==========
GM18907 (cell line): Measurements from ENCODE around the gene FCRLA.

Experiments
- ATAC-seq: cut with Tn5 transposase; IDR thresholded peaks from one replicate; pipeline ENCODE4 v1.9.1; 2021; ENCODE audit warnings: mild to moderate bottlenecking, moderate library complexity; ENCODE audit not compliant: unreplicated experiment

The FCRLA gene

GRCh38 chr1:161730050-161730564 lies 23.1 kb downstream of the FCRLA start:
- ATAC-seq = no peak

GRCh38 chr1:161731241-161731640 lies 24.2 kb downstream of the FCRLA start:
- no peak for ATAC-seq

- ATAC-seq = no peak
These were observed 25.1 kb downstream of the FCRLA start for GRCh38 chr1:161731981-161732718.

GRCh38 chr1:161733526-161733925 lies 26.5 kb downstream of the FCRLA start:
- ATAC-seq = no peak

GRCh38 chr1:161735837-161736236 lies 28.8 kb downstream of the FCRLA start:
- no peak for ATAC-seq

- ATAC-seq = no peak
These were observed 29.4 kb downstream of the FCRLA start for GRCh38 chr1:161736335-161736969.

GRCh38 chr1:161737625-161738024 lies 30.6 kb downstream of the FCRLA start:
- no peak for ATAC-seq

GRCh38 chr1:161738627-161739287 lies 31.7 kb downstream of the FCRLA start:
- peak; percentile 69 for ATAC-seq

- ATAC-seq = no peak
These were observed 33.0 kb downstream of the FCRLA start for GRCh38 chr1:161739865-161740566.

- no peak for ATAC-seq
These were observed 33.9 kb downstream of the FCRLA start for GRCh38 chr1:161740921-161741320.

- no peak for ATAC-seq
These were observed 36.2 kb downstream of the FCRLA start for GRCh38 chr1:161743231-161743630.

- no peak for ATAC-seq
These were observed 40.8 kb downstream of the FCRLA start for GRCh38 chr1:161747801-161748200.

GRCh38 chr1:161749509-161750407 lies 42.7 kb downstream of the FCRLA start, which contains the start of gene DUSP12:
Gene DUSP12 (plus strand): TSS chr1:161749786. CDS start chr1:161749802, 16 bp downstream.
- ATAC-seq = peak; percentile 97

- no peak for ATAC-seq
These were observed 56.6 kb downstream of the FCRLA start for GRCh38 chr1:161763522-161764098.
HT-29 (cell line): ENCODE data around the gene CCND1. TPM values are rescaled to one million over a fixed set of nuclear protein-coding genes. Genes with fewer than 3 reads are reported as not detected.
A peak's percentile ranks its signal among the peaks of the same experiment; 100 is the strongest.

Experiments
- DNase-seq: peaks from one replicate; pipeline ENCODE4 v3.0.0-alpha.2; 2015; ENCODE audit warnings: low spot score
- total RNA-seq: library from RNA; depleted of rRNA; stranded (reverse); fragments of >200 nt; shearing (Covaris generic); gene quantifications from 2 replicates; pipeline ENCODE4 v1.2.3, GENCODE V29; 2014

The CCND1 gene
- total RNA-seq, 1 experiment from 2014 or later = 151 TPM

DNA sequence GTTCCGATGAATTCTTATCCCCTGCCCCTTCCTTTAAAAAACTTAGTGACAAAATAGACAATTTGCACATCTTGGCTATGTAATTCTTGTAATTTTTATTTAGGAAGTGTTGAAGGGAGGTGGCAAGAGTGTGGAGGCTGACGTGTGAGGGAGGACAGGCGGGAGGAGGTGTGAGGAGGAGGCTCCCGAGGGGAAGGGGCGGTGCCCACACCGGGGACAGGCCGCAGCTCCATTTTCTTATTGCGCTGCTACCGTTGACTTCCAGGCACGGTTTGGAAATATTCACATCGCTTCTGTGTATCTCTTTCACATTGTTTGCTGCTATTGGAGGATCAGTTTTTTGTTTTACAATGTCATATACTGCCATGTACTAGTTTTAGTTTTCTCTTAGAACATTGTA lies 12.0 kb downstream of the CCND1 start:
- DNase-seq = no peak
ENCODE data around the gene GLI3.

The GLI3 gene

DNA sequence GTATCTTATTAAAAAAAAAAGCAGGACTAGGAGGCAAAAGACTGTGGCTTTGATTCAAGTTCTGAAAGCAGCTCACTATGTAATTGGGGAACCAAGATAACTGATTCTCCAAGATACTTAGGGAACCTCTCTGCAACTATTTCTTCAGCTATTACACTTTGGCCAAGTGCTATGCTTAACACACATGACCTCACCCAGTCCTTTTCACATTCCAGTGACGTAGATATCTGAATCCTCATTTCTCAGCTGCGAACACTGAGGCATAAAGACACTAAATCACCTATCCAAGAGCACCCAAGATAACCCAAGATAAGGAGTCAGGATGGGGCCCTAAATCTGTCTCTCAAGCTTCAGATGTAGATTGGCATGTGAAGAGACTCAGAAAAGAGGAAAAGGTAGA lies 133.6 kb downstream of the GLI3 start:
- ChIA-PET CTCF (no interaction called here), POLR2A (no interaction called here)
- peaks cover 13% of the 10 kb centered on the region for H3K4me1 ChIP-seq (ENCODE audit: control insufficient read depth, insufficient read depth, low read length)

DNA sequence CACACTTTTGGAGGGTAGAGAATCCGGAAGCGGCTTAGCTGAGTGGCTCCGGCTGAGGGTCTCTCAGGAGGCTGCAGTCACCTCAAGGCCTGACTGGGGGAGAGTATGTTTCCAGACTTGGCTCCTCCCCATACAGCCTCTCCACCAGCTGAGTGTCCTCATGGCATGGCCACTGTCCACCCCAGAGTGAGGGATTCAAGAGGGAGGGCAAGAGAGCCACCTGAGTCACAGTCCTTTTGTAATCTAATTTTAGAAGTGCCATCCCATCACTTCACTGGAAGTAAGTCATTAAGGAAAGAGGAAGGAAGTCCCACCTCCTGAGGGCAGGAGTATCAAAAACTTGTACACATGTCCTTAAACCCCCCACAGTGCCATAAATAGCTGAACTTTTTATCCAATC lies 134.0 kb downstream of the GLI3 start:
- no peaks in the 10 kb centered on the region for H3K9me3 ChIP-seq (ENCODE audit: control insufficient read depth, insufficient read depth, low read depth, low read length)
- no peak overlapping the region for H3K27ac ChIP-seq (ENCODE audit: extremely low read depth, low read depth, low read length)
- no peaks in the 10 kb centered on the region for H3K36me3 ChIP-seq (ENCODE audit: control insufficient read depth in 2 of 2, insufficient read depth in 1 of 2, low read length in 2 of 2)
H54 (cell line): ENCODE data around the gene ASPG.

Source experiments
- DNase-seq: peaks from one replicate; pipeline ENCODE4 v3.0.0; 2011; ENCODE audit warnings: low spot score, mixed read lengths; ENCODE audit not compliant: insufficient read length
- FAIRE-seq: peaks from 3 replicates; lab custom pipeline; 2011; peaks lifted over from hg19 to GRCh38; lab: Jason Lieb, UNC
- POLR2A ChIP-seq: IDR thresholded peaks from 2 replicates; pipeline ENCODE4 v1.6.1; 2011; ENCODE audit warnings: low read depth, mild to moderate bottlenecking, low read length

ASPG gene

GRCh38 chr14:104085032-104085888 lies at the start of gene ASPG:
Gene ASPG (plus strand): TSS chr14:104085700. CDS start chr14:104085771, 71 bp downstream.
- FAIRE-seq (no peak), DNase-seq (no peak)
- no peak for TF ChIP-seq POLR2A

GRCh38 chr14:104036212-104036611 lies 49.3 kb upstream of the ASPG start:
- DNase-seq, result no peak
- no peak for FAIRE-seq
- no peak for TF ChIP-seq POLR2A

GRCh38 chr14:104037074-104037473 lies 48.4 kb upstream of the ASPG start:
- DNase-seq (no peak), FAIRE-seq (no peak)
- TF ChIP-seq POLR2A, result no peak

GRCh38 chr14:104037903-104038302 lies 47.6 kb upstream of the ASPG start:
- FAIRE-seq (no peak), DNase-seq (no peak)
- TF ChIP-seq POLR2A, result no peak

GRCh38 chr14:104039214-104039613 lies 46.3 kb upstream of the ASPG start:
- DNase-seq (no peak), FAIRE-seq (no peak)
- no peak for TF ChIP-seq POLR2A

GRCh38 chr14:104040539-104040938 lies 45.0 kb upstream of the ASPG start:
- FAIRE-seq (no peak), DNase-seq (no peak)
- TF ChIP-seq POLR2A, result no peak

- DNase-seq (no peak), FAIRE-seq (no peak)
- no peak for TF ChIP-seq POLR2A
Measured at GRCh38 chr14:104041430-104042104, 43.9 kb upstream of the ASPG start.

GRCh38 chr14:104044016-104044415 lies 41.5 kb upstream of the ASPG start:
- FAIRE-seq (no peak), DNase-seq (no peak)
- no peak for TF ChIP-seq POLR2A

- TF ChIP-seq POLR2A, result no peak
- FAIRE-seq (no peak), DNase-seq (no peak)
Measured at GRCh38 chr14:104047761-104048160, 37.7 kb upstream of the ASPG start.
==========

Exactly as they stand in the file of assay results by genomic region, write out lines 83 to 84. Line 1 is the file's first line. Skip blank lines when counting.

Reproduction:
- no peak for TF ChIP-seq POLR2A

- TF ChIP-seq POLR2A, result no peak